President Donald Trump put drugmakers and health care “middlemen” on notice during a speech in May pushing for lower prices on prescription drugs. But one employer was ahead of the president, already taking them on in the courts in hopes that more will follow.
The city of Rockford, Illinois, filed a lawsuit April 6 against drug manufacturer Mallinckrodt, which makes H.P. Acthar, a drug that treats a rare and potentially fatal epileptic disorder in infants. Two years ago, Rockford, about 80 miles northwest of Chicago, discovered that the cost to treat just two babies with the drug accounted for 2.5 percent of its $23 million health care fund — nearly a half-million dollars. The drug cost $40 a dose in 2001, but as of 2017, the price soared to more than $34,000 per dose.
“The city of Rockford came to a startling realization a few years ago that they were running an insurance company,” said Ryan Brauns, a consultant with Rockford Consulting and Brokerage, which represents the city in health care matters. “They are self-insured so the cost of a doctor visit comes right out of the city health fund, which was at minus-$4 million. It led to taking a more proactive approach.”
In 2015, city officials opened an onsite health clinic that provided a clearer picture of their health care spending, according to Brauns. “It was pretty quickly obvious that we had a problem with Acthar,” he said.
Rockford is one of a small group of public employers fighting runaway drug costs by suing drug manufacturers and pharmacy benefit managers, the so-called middlemen between employers and drugmakers. The city also named a subsidiary of Express Scripts, a St. Louis-based PBM, in its lawsuit.
In 2014 the Southeastern Pennsylvania Transportation Authority in Philadelphia filed a lawsuit against drugmaker Gilead alleging price gouging over the drug Sovaldi, which treats hepatitis C. The state agency said that it paid more than $2.4 million for Sovaldi prescriptions for its employees that year.
Two years later the city of Providence, Rhode Island, sued CVS Health Corp. over the cost of generic prescription drugs.
Rockford’s lawsuit alleges that Mallinckrodt violated federal antitrust laws by maintaining a monopoly that allowed them to increase the price of Acthar to an exorbitant level, according to the complaint.
Last year the Irish drugmaker faced similar charges filed by the Federal Trade Commission and three state attorneys general and agreed to pay $100 million to settle the lawsuit, according to an FTC press release. In 2001 the company’s U.S. subsidiary purchased the drug and began raising the price while preventing competitors from introducing a similar drug.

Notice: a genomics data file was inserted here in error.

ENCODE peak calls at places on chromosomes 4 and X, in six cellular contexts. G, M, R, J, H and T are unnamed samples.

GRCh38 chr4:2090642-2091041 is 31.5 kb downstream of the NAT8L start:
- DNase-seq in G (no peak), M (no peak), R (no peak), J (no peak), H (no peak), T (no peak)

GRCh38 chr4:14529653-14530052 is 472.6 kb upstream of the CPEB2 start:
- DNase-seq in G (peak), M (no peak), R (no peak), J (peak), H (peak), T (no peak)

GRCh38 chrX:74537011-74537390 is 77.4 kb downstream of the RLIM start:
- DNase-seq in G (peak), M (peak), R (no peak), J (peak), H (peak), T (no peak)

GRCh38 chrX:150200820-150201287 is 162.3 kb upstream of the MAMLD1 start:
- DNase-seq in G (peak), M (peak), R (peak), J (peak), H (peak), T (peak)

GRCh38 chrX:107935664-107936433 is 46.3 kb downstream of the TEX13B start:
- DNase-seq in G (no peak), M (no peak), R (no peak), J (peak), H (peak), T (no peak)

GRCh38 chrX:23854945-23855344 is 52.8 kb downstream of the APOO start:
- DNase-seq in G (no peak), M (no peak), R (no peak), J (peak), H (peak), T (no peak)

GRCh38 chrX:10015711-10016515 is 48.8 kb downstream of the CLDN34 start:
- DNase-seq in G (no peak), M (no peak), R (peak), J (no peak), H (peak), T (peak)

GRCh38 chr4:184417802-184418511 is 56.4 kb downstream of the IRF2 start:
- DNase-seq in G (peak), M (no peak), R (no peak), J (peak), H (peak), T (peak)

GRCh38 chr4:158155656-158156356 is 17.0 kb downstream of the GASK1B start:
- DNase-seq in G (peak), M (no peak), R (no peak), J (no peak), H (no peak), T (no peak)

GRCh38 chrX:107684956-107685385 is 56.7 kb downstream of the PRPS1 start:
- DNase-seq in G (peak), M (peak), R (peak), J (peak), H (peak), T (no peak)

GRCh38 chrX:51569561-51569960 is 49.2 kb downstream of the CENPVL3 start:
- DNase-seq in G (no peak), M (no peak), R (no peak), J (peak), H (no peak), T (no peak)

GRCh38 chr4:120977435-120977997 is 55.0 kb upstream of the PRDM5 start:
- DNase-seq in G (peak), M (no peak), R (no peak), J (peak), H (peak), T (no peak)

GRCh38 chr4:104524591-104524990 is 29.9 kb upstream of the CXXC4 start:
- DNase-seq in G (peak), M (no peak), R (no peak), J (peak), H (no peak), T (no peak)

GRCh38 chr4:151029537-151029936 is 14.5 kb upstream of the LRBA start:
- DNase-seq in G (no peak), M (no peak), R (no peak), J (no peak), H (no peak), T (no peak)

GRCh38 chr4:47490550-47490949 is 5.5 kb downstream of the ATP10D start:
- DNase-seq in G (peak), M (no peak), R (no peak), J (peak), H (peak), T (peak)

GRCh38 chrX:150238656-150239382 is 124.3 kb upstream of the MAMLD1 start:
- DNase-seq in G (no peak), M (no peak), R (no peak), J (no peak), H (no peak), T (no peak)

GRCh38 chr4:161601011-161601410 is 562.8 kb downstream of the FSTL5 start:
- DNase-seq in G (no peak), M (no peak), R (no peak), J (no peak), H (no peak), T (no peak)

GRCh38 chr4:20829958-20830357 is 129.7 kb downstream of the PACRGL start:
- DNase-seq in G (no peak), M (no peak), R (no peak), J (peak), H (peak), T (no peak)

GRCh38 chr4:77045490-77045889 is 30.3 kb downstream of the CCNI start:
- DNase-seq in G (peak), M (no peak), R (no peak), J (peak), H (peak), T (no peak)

However, the FTC failed to establish a price for the drug, leaving the door open for future abuses, according to Brauns.
“Our suit is about exposing this anticompetitive behavior and asking the court to set the price,” he said. “We are the ones on the frontlines of this, we’re the ones dealing with price inflation and we’re the ones who must raise our voices about this. We said, ‘We’re just not going to take it any more.’ ”
Cheryl Larson, president and CEO of the Midwest Business Group on Health, applauds Rockford’s decision to sue a drug manufacturer, but points to PBMs as a bigger problem in the pharmaceutical supply chain.
PBMs, the middlemen Trump referred to in his speech, are one of the most influential players in the drug supply chain, representing a multibillion-dollar industry. They serve as an intermediary between the employer and the other players in the health care system, promising great savings to companies by using the buying power of enrollees to bargain for lower prices from drugmakers.
PBMs also create the list of drugs that a health plan offers, known as a formulary. Drugmakers vie for a preferred spot on that list, paying PBMs a percentage of the drug’s price. But how they make their money is often unclear.
“The real issue is the PBM, not the drug manufacturer,” she said. “Pharma is being held hostage by PBMs with their rebates. Long gone are the days when drug formularies are built on clinical efficacy, if they ever were.”
As for Rockford, the lawsuit and a recent segment by TV news show “60 Minutes” has generated “dozens and dozens” of calls and emails from public employers across the country who want to join the lawsuit, according to Brauns.
“The municipal sector is uniquely equipped to take this on,” he said. “A lot of plan sponsors are busy with their core business. Rockford has its own legal department and the capacity not only to represent our employees but the citizens of Rockford as well. We can press that advantage. You can get these municipalities to band together in pursuit of these kinds of actions.”